IRS Issues Final R&D Tax Credit Regulations for Internal Use Software
New regulations may help companies take advantage of this credit where they were previously unable to.
By Carli McDonald, director and Denisse Beldin, associate
Many technology companies develop software to help streamline business processes and improve operations. Designing and developing this software could mean tax savings in the form of Research and Development (R&D) Tax Credits, which provide companies with a dollar-for-dollar offset of their tax liability. New regulations may help companies take advantage of this credit where they were previously unable to.
On Oct. 3, 2016, the IRS published final regulations which provide guidance on the application of internal use software (IUS) as it relates to the credit for increasing research activities. These final regulations largely adopt the proposed regulations, with some amendments, that were issued in January 2015.  Qualification of internal use software has been controversial in the past, so the release of the final regulations clarifies the types of activities classified as R&D.
NEW AND IMPROVED DEFINITION OF INTERNAL USE SOFTWARE
The final regulations define IUS as software developed by (or for the benefit of) the taxpayer, if developed for use in general and administrative functions that facilitate or support the taxpayer’s trade or business. General and administrative functions include the following “back-office” functions:
Financial management and supporting recordkeeping functions; 
Human resource management functions; or
Support service functions that support the taxpayer’s day-to-day operations. 
Under the final regulations, software is considered external use software if it is developed for functions other than general and administrative. This would apply even if the software is not developed to be sold, leased, licensed or otherwise marketed to third parties, is not intended to enable interaction with third parties or does not allow third parties to initiate functions or review data.
Generally, research related to IUS is excluded from the R&D Tax Credit, with some exceptions. The final regulations now provide an exception for software development that meets both the regular four-part test for R&D and the new high-threshold-of-innovation test:
The software is innovative; 
The development of such software involves significant economic risk; and
The software is not commercially available for use by the taxpayer. 
The final regulations remove prior references to capability and uncertainty of method. IUS research activities which involve uncertainty related to appropriate design would rarely qualify as having substantial uncertainty for purposes of meeting the high-threshold-of-innovation test. However, uncertainty related to design can still be factored into the economic risk analysis.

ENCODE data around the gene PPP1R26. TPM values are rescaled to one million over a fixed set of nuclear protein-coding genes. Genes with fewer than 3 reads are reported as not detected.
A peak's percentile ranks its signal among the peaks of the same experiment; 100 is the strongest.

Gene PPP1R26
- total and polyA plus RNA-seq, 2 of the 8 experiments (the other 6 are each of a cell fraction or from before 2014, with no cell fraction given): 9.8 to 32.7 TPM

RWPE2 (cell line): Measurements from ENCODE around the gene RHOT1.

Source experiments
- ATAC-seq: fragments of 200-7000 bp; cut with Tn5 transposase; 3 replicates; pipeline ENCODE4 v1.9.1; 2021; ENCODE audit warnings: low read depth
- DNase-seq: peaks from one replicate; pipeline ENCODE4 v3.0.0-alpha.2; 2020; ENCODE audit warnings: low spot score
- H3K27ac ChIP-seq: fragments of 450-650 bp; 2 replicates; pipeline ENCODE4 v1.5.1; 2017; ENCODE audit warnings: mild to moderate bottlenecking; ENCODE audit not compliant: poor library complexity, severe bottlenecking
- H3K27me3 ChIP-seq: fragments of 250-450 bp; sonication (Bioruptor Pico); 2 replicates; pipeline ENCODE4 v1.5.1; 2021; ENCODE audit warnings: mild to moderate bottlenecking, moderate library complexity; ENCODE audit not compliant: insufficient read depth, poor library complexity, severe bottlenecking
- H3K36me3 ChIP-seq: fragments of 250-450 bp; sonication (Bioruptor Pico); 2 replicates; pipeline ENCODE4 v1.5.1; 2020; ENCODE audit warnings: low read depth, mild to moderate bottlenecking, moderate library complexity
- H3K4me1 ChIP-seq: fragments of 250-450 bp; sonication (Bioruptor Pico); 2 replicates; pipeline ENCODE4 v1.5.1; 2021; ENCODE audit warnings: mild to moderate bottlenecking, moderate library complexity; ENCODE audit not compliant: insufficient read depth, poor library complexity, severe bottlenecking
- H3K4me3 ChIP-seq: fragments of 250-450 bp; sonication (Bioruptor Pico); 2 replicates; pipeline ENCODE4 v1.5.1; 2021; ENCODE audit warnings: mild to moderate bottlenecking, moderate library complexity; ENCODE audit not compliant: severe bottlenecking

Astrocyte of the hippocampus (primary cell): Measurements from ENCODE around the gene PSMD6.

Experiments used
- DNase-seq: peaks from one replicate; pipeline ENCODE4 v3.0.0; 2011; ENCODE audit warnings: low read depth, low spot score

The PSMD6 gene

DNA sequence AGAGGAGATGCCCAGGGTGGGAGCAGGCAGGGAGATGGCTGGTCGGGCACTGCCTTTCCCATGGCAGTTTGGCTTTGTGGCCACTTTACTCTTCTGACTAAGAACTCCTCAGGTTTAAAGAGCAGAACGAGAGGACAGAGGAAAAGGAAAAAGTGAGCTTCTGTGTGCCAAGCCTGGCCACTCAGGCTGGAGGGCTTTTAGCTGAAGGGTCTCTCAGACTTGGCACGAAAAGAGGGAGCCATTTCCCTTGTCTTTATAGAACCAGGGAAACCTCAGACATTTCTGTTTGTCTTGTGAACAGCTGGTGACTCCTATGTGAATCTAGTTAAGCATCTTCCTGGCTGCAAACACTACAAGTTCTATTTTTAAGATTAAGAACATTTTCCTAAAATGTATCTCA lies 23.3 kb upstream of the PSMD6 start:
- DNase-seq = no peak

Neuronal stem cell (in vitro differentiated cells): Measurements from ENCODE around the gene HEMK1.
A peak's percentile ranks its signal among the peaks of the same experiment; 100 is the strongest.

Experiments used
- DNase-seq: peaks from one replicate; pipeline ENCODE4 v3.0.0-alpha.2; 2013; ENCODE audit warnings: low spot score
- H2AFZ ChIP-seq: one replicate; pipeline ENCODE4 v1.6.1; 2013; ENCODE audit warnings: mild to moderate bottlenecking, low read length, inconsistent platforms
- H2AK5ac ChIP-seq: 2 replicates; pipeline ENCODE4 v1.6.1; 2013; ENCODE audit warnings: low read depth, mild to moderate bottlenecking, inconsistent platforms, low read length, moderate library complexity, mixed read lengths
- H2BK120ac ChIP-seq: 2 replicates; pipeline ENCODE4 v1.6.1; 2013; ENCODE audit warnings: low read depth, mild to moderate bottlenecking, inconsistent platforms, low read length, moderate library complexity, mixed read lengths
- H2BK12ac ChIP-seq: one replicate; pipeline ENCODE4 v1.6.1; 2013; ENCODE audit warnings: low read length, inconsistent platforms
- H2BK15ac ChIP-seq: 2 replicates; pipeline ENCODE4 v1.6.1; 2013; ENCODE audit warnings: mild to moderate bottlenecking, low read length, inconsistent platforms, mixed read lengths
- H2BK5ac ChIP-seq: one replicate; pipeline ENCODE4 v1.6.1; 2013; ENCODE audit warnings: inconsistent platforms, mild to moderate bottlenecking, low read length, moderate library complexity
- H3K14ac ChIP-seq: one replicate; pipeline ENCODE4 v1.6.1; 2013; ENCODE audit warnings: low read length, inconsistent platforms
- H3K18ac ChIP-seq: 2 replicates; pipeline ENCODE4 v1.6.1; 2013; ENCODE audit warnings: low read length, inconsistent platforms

For software that serves both general and administrative functions and additional functions (i.e. dual-function software), the final regulations presume such software is developed primarily for a taxpayer’s internal use. This presumption is inapplicable if the taxpayer can identify a subset of elements that allows them to interact with third parties or allows third parties to initiate functions or review data on the taxpayer’s system. If the taxpayer can identify a subset of the software relating to third parties, that subset will not be considered to have been developed for internal use.
For the rest of the dual-function software, the final regulations provide a safe harbor that allows a taxpayer to include 25 percent of the qualified research expenditures in computing the amount of the credit, so long as the taxpayer’s research activities are qualified research and the use of the dual-function software by third parties could constitute at least 10 percent of its use.
DETERMINING IUS STATUS
The final regulations also clarify that the taxpayer must determine whether software is developed primarily for internal use at the beginning of the software development process. The same timing rule also applies to dual-function software. However, the regulations do not provide guidance as to when the development actually begins.
Overall, these changes are positive and will open up the door for even more companies to take advantage of the R&D Credit. Taxpayers should consult with R&D Tax Credit experts to evaluate whether they could qualify for R&D Tax Credits for their software development activities.
 These final regulations are prospective only and will apply to taxable years beginning on or after Oct. 4, 2016.
 Examples of financial management functions include: accounts payable, inventory management and budgeting functions.
 An example of support service functions would be data processing.
 Per the IRS regulations, “innovative” is defined as software that would result in a measurable improvement that is substantial and economically significant if the development is or would have been successful.
 Per the IRS regulations, “commercially available for use” is defined as software that cannot be purchased, leased or licensed and used for the intended purpose without modifications that would satisfy the innovation and significant economic risk requirements.
Does your company qualify for an R&D Tax Credit? Contact Carli McDonald, director of R&D Tax Credit services, at 770-353-2772 or email@example.com to find out.
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